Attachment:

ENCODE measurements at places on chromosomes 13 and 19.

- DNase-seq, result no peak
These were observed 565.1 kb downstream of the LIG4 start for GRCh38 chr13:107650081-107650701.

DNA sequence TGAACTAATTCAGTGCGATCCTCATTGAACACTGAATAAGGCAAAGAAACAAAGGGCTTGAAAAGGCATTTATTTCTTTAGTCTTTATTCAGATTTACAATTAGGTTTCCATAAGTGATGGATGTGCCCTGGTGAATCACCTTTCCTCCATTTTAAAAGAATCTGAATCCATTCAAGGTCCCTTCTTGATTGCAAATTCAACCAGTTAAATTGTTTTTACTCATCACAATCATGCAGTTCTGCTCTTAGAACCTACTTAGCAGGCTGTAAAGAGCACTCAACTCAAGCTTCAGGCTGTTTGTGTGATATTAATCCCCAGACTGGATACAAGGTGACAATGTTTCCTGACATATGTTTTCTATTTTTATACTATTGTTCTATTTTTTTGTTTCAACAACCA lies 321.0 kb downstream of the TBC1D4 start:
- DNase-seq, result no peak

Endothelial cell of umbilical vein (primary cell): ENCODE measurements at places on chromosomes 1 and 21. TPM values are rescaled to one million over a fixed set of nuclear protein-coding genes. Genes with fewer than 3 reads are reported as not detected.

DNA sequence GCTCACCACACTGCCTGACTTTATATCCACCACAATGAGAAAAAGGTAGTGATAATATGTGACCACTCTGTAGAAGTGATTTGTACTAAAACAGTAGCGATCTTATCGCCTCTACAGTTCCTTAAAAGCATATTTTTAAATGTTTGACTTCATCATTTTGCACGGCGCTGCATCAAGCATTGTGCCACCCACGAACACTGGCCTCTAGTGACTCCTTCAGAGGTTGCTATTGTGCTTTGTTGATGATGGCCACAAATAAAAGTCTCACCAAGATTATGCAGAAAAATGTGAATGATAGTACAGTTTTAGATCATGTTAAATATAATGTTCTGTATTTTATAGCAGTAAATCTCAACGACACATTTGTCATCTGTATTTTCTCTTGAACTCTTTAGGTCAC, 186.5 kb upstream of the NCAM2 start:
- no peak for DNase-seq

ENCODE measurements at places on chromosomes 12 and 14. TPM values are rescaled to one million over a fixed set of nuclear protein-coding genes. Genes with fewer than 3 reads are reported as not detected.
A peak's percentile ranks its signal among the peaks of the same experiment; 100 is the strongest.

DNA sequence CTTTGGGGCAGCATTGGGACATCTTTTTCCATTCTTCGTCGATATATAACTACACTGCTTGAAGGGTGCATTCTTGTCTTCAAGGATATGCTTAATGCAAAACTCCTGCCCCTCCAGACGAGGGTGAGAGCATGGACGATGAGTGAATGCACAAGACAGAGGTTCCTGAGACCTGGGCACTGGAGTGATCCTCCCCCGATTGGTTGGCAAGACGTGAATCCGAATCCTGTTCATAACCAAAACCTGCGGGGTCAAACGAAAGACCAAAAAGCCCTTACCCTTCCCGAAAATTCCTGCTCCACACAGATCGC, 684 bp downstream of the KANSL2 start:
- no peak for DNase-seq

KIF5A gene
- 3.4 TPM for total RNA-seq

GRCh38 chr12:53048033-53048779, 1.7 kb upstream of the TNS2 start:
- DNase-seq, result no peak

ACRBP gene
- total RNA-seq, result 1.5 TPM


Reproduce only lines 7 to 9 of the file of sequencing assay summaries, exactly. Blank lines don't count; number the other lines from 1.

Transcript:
DNA sequence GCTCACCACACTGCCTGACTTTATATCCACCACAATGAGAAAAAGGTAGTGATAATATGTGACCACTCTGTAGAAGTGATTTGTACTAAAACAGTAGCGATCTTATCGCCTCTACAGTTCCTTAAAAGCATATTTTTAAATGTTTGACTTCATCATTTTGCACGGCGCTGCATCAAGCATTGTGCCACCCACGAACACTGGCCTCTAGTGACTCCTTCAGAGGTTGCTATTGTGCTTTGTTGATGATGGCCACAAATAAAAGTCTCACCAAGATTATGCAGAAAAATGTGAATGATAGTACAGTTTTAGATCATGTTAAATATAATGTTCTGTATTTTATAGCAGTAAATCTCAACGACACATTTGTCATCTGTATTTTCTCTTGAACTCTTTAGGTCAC, 186.5 kb upstream of the NCAM2 start:
- no peak for DNase-seq

ENCODE measurements at places on chromosomes 12 and 14. TPM values are rescaled to one million over a fixed set of nuclear protein-coding genes. Genes with fewer than 3 reads are reported as not detected.